You can, of course, have as many children running concurrently as you desire. The event loop handles managing the any IO with the child, and the notifications of the child dying. (You don't need to deal with SIGCHLD or anything like that.)


AnyEvent::Subprocess is a set of modules for running external processes, and interacting with them in the context of an event-driven program. It is similar to POE::Wheel::Run, but much more customizable (and Moose-based). It is also similar to modules that really want to be event-based, but aren't for some reason; this includes IPC::Run and IPC::Open3, Expect, and even the built-in qx// operator. You can replace all those modules with this one, and have the ability to write much more flexible applications and libraries.

AnyEvent::Subprocess is based on three classes; AnyEvent::Subprocess::Job, which represents a job that can be run at a later time, AnyEvent::Subprocess::Running, which represents a running child process, and AnyEvent::Subprocess::Done, which represents a completed job. The Job object contains the command to run, information about its environment (which handles to capture, which plugins to run, what to do when the job is done, etc.). Then Run object is returned by $job->run, and lets you interact with the running subprocess. This includes things like writing to its pipes/sockets, reading from its pipes, sending it signals, and so on. When the running job exits, the on_completion handler provided by the Job object is called with a Done object. This contains the exit status, output that the process produced (if requested), and so on.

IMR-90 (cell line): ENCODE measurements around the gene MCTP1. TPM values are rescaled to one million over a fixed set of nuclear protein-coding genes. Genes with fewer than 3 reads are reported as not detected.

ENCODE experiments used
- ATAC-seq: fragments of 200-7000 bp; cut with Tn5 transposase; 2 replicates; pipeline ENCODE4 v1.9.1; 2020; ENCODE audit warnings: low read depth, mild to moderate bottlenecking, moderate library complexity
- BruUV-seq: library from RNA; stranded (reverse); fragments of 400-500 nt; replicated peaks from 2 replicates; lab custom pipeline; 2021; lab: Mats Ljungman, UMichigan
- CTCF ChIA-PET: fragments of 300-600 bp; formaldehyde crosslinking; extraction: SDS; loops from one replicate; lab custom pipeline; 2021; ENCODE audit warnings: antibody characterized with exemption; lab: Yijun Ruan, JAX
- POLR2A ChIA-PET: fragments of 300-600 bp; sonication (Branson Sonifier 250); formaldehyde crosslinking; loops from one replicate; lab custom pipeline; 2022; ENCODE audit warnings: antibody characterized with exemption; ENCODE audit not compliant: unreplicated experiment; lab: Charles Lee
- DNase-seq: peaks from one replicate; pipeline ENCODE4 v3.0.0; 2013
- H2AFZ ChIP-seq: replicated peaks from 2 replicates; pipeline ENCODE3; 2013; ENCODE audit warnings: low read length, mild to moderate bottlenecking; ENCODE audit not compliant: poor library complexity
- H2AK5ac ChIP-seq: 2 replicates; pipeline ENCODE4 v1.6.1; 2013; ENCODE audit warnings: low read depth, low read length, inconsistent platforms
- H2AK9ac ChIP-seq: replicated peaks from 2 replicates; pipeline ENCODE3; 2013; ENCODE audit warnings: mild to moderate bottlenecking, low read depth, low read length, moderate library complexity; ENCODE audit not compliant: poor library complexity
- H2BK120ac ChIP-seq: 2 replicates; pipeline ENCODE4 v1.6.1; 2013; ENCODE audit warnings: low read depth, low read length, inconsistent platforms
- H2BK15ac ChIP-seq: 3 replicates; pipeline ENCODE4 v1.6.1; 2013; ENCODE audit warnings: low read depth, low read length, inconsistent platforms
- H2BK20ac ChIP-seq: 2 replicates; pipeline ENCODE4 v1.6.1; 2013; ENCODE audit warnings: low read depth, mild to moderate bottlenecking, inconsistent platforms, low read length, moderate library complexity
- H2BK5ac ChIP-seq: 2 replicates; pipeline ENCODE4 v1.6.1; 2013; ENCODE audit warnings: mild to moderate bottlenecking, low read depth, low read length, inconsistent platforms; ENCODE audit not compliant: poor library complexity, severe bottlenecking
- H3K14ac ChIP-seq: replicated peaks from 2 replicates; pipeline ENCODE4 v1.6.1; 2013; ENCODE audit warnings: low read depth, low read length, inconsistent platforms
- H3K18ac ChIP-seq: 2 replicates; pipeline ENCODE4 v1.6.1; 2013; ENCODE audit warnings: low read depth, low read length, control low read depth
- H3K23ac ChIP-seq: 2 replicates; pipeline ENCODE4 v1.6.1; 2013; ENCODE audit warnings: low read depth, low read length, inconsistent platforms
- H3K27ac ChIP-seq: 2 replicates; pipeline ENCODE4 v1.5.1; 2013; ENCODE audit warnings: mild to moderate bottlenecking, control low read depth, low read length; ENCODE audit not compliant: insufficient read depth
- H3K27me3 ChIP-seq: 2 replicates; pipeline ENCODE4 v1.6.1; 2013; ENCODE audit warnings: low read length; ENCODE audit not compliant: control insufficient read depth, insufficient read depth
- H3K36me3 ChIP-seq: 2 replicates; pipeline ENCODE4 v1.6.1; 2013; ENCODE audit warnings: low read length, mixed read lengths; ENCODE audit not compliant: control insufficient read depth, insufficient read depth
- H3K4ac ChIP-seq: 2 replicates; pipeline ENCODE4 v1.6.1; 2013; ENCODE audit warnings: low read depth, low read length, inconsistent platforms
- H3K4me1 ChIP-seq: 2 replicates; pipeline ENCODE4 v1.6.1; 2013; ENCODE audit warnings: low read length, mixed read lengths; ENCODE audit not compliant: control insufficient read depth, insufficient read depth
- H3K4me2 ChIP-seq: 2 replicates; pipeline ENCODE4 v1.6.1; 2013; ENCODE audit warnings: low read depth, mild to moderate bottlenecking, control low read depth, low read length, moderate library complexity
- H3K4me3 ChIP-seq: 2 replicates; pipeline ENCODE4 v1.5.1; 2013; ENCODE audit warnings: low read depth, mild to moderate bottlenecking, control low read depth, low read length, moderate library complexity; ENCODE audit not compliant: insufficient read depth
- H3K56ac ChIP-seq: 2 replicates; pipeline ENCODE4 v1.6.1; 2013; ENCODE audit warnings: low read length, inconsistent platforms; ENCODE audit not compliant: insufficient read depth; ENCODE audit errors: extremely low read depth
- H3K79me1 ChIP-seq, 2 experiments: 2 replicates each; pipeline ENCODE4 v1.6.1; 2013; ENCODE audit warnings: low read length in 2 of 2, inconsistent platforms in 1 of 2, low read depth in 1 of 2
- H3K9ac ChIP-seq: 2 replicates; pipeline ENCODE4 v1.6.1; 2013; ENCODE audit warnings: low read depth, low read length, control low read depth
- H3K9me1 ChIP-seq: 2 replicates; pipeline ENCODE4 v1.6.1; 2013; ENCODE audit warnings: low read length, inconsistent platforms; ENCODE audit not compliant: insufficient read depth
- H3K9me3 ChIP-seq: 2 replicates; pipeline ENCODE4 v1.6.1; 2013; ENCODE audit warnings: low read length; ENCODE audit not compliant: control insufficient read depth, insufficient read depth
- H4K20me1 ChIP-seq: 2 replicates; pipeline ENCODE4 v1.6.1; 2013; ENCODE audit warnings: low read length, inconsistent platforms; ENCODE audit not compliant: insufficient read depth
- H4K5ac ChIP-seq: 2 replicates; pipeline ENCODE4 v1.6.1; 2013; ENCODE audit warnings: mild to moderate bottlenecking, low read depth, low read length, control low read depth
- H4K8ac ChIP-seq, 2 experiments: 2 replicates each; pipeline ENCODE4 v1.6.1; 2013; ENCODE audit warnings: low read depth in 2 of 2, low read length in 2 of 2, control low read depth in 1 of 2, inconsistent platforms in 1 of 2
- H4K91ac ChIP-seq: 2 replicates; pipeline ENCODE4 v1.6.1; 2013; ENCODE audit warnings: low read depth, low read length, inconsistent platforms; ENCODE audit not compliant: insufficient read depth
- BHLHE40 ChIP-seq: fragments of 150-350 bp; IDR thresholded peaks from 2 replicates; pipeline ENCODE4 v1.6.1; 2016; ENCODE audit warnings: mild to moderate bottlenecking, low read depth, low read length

What makes this more interesting is the ability to add delegates to any of these classes. These delegates are called into at various points and allow you to add more features. By default, you just get a callback when the process exits. You can also kill the running process. That's it. From there, you can add delegates to add more features. You can add a pipe to share between the parent and the child. Instead of sharing a pipe, you can have an fd opened to an arbitrary file descriptor number in the child. You have an infinite number of these, so you can capture the child's stdout and stderr, write to its stdin, and also share a socket for out-of-band communication. You can also open a pipe to the child's fd #5 and write to it. (This is nice if you are invoking something like gpg that wants the password written on an arbitrary fd other than 1.)